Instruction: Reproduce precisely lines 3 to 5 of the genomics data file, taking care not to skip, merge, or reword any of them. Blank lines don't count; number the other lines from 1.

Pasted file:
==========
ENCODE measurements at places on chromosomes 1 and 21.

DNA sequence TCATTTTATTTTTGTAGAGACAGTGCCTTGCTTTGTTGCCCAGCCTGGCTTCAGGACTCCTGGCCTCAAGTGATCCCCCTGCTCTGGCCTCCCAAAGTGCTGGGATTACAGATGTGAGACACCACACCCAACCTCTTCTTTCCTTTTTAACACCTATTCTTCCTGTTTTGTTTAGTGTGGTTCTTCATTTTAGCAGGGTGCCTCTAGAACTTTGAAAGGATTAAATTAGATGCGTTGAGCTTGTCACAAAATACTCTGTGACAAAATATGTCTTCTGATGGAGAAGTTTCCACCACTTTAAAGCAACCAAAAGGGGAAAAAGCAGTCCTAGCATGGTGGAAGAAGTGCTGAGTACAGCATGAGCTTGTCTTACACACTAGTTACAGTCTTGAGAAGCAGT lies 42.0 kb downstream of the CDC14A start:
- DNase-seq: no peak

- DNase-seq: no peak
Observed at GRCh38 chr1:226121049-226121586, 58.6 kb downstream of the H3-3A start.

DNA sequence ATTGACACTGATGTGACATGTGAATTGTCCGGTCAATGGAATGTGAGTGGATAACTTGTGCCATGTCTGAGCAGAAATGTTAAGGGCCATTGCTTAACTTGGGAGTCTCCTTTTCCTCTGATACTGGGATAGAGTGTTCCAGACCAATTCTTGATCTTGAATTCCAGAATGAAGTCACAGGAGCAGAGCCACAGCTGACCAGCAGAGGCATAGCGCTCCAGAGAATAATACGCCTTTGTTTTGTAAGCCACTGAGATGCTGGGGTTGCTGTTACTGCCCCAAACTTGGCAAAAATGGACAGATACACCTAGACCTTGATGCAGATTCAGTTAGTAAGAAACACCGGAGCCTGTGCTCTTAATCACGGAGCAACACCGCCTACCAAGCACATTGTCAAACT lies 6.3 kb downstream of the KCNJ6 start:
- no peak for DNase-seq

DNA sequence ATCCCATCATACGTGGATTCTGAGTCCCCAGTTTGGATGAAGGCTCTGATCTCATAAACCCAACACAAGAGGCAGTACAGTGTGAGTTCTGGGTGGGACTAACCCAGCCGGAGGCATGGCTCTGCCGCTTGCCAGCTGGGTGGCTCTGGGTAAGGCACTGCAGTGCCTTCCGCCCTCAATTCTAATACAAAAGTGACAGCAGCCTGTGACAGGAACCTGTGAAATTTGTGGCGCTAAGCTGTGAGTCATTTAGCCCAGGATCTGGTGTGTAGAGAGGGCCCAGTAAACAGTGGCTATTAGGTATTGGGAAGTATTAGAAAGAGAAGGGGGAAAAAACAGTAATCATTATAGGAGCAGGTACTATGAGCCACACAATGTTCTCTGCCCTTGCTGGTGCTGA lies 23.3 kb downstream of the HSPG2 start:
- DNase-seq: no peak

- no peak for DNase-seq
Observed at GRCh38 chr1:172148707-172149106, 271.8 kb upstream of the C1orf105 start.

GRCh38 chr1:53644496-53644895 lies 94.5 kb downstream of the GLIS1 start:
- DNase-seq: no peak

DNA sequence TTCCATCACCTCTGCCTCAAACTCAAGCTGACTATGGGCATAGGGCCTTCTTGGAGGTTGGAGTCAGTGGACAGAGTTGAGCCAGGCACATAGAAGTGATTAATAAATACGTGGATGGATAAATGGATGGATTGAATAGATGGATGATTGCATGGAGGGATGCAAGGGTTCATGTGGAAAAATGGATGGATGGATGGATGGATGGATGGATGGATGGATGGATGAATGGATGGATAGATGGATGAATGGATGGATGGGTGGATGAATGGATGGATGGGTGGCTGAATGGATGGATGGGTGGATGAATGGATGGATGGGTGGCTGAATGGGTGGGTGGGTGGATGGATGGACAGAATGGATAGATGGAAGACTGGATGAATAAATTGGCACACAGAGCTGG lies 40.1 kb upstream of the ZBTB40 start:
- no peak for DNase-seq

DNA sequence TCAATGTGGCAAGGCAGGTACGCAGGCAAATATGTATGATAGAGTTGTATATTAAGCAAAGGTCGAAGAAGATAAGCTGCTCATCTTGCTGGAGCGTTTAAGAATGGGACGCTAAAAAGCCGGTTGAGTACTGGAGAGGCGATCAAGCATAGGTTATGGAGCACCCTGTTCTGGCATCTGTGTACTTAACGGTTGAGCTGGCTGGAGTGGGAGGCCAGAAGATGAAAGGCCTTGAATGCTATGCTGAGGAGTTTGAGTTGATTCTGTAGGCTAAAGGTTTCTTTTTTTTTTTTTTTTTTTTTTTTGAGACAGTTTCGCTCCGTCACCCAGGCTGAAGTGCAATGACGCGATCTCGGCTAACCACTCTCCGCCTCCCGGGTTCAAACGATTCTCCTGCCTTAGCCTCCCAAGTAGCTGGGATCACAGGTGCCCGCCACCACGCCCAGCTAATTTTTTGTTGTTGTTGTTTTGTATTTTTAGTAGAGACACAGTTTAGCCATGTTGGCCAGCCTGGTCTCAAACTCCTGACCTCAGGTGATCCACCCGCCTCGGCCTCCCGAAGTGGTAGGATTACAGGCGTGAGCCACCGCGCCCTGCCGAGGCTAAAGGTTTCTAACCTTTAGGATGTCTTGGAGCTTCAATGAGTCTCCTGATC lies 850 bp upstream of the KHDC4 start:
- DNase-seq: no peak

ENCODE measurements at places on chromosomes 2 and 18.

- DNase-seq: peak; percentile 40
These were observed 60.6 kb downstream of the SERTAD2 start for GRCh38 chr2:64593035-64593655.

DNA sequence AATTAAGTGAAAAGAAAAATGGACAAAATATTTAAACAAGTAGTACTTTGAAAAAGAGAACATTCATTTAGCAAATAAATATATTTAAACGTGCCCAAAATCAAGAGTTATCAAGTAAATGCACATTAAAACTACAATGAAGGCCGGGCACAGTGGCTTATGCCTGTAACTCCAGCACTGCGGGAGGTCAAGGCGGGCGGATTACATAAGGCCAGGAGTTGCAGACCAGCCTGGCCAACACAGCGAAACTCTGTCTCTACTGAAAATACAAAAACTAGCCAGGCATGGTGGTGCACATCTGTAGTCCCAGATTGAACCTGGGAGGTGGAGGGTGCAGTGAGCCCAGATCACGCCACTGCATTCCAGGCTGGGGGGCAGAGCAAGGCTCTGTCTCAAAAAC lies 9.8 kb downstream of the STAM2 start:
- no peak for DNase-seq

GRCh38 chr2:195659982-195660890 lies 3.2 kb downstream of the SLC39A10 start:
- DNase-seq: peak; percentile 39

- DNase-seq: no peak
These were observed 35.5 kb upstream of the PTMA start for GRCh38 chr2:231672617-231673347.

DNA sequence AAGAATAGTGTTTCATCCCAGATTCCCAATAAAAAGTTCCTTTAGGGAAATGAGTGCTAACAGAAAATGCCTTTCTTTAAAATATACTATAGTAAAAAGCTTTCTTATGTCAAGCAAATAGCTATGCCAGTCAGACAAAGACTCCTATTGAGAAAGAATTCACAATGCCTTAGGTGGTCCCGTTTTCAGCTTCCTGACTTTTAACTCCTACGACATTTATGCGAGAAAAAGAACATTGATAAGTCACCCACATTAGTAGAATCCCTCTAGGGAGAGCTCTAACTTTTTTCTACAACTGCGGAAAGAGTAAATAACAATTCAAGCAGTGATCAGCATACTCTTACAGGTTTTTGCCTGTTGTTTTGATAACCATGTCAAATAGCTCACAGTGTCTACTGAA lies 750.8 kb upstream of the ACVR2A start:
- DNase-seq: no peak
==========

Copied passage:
- DNase-seq: no peak

- DNase-seq: no peak
Observed at GRCh38 chr1:226121049-226121586, 58.6 kb downstream of the H3-3A start.